The annual change to shorter days and a colder climate also signals a regular change in the cinematographic landscape. In the summer, studios direct their biggest and noisiest blockbusters to children outside of school and to families seeking to get out of the sun long enough to observe some explosive action. But the fall film season begins to shift focus towards adult films and end-of-year awards.
Each fall is a mixed bag: some superhero films and supernatural thrillers that the studios did not think would be competitive with the biggest shows of the summer, a handful of independent films that make a quick reverence in theaters before finding a home on streaming services, and a slew of new Netflix movies, which seems to not know the seasons in their hurry to get more original content online.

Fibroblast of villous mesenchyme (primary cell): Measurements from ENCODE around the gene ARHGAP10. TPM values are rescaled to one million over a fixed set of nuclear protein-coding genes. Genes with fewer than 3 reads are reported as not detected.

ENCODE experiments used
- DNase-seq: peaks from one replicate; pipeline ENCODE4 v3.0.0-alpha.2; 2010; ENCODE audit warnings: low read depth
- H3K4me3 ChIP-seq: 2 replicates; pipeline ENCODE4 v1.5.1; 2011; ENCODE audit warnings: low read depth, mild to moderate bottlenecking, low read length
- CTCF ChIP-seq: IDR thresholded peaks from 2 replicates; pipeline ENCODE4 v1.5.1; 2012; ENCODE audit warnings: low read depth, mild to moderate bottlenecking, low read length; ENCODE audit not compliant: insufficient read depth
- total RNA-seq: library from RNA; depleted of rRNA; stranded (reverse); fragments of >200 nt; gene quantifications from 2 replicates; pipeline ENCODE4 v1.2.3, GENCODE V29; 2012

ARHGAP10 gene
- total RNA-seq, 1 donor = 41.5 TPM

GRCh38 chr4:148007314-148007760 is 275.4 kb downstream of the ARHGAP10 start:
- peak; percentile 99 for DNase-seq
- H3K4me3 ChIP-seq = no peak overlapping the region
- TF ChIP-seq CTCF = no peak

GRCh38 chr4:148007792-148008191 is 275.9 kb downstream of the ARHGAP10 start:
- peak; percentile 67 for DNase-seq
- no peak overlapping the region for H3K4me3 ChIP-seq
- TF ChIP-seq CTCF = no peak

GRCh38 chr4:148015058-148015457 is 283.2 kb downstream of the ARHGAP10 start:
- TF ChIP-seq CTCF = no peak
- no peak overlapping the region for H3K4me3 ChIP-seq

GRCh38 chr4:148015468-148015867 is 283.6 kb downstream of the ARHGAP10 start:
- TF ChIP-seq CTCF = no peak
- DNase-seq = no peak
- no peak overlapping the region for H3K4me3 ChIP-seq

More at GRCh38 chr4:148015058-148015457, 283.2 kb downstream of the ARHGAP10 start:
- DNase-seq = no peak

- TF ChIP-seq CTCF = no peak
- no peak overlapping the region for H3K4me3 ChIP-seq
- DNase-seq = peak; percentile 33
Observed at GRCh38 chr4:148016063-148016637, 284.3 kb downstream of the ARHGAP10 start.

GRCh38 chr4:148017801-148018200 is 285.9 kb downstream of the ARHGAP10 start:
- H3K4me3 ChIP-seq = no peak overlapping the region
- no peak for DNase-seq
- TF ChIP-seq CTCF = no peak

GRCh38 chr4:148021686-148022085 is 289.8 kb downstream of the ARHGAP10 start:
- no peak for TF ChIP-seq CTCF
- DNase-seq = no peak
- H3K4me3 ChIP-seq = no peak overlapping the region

But once September ends the film transition season where studios often abandon their less loved projects and October launches an inevitable wave of horror movies to synchronize The Halloween season, November and December, traditionally, launches a wave of films directed directly to the voters of the Oscars and the best lists of the end of the year. These are rarely the most profitable films of the year that set up study agendas and launch large franchises, but they are often some of the most ambitious and complicated films of the year that are likely to surprise and challenge audiences.
So here is an assembly of The Verge coverage of the fall film, which includes previews of upcoming projects, newly released trailers, reviews of the films as they go out to the interview and looks behind the scenes to the people who made them. Follow the guide of the films that matter to the readers of Verge : speculative stories, science fiction adventures, innovative and trend-setting projects, and some of our favorite movies of the year.